We avoid mercury, arsenic, and lead exposure, but there’s one heavy metal that we gulp down in smaller doses: bismuth. And if it were less toxic, bismuth could one day keep us from stinking up elevators and other public places with our farts.
The brains of people with epilepsy appear to react to music differently from the brains of those who do not have the disorder, a finding that could lead to new therapies to prevent seizures, according to research presented at the American Psychological Association’s 123rd Annual Convention.
Get your head out of the gutter. Or was that premature? 😉
New findings indicate nearly one in five college-age students has been startled awake by an abrupt, loud noise that doesn’t actually exist. Known as “exploding head syndrome,” the psychological condition appears to be more common and disruptive than previously thought.
I identify with the symptoms, but don’t fall in the demographic. But that’s part of the research – better refinement and understanding.
It’s also a good moment to remind ourselves that hearing voices is not a sign of mental illness. There are a wide range of experiences for people who hear voices, and that many of them don’t fit the typical definitions. A large issue with this is stigma. Our culture is quick to judge and subsequently dismiss/marginalize (if not ostracize) such people.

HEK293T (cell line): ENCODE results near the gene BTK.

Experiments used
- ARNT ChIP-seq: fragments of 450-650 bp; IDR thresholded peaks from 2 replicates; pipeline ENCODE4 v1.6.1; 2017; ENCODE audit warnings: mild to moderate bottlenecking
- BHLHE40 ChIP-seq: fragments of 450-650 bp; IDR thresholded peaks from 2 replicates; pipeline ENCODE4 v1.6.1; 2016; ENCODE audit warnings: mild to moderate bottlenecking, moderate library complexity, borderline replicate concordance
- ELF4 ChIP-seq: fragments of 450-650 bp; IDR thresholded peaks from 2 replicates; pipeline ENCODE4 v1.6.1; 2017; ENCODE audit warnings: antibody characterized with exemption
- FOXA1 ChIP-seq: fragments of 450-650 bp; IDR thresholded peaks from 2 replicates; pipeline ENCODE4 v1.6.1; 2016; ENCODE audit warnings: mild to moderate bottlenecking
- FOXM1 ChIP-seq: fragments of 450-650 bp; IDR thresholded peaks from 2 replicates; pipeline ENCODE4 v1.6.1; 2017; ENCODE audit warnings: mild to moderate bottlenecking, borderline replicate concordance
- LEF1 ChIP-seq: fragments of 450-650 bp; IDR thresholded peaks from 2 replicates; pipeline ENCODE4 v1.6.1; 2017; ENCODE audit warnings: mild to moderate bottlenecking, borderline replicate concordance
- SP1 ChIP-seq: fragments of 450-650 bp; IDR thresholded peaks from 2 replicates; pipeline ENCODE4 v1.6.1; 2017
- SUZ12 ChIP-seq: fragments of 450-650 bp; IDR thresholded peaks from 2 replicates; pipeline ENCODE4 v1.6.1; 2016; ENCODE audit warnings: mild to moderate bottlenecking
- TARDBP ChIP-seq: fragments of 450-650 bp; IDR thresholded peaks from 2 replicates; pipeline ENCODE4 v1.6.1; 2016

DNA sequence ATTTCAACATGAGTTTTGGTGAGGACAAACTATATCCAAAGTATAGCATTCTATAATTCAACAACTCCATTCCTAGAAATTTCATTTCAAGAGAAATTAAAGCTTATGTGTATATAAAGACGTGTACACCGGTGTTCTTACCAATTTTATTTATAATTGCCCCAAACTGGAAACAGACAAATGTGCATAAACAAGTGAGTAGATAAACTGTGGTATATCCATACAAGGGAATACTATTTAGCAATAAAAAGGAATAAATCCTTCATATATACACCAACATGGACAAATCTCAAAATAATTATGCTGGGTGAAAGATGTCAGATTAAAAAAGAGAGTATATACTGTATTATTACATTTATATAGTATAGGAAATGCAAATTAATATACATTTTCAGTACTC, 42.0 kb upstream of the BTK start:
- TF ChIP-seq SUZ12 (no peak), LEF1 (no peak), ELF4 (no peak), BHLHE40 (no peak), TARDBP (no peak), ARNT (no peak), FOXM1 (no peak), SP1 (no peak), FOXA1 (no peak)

The sudden death of 18-year-old Logan Stiner grabbed headlines last May when the high school senior died from a surprising and rare cause: a caffeine overdose.
Stiner’s family found a small bag of caffeine powder — sold legally in the U.S. and easily purchased over the Internet — in their home after the Ohio teen’s death. The official autopsy revealed that Stiner had experienced a seizure, along with cardiac arrhythmia, from ingesting a toxic amount of caffeine. Stiner, a wrestler and star student only one week from graduation, had a blood caffeine level over 20 times higher than that of a typical coffee drinker.
…While deadly caffeine overdoses are rare, less-severe overdoses are relatively common. There were more than 20,000 U.S. emergency room visits due to energy drink consumption in 2011, according to government data. Symptoms of mild caffeine toxicity include nausea, vomiting, heart palpitations, a racing heartbeat, agitation and hyperactivity, Wang says. And if you’re not used to caffeine, even a couple cups of coffee is enough to feel nausea and chest pain, Anderson says. In one case study, a woman was admitted to the emergency room for rhabdomyolysis after drinking less than five cups of coffee.